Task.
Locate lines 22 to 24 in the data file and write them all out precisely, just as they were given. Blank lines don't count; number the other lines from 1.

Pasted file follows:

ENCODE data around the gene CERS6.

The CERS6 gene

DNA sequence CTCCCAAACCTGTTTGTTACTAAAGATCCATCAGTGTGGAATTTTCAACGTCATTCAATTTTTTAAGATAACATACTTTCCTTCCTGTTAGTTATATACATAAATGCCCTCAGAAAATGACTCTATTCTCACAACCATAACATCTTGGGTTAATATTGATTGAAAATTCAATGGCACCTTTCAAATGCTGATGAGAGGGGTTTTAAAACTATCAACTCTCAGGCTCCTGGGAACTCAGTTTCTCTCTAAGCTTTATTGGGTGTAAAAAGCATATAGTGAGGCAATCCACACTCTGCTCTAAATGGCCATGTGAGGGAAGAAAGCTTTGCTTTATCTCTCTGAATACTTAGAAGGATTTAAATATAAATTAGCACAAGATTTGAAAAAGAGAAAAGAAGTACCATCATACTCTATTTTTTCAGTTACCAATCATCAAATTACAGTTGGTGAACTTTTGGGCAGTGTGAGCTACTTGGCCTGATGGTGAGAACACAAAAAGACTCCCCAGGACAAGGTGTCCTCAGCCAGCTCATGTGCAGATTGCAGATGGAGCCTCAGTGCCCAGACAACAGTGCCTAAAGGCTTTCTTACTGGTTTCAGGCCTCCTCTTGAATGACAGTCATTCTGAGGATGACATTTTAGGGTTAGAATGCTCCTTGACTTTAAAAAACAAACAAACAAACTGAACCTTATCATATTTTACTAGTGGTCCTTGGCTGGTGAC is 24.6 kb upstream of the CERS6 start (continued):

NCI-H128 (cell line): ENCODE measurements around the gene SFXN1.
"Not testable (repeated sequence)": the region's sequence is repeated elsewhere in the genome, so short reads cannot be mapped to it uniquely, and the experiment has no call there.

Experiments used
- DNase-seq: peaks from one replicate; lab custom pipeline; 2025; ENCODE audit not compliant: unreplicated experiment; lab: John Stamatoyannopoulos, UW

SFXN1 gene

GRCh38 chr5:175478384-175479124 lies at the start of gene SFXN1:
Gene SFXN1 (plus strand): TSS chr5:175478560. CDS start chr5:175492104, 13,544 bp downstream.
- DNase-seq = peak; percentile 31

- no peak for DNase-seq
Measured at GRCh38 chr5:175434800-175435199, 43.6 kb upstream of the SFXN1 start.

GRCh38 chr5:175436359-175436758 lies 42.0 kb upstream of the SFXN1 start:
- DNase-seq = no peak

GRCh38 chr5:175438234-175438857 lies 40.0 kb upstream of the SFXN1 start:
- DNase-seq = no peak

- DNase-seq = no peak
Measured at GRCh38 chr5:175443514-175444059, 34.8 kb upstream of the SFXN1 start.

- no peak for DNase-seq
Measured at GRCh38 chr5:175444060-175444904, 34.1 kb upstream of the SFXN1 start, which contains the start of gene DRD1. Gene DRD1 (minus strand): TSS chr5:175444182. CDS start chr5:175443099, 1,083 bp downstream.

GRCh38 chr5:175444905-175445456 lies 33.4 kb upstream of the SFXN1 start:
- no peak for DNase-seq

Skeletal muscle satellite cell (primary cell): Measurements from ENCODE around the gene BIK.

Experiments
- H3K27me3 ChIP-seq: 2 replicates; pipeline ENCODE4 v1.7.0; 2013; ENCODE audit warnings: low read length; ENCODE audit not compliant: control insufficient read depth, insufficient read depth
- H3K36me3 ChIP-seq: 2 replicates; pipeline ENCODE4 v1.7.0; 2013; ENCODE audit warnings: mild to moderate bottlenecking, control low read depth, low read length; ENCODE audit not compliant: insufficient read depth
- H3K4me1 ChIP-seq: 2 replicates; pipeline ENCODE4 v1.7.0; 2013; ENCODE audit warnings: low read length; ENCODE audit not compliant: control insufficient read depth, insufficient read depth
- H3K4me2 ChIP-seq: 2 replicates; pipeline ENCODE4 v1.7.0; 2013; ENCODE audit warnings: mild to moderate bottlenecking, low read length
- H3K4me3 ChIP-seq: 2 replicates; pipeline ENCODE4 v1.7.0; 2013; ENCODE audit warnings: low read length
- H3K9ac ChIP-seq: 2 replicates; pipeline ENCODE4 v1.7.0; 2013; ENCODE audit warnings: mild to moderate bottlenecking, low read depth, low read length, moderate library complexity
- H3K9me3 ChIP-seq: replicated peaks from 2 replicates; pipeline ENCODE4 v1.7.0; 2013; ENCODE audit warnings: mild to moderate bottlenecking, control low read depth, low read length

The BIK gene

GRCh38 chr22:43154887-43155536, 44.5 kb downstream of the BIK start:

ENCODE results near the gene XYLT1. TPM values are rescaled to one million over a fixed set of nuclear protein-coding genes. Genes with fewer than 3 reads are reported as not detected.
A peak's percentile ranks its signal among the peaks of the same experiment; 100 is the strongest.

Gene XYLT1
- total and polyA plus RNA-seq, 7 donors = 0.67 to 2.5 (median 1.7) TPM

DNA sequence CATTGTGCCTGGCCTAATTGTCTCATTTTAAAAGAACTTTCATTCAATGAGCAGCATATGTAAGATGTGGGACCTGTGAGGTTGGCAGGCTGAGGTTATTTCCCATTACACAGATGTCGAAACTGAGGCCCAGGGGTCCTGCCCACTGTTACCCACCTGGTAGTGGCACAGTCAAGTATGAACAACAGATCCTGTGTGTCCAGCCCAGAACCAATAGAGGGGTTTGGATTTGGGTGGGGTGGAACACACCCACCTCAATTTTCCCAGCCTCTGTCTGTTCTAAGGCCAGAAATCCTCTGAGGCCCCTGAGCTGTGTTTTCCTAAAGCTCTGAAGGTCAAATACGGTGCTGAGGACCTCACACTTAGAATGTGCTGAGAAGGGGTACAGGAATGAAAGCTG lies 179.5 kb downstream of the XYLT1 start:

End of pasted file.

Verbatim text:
GRCh38 chr5:175444905-175445456 lies 33.4 kb upstream of the SFXN1 start:
- no peak for DNase-seq

Skeletal muscle satellite cell (primary cell): Measurements from ENCODE around the gene BIK.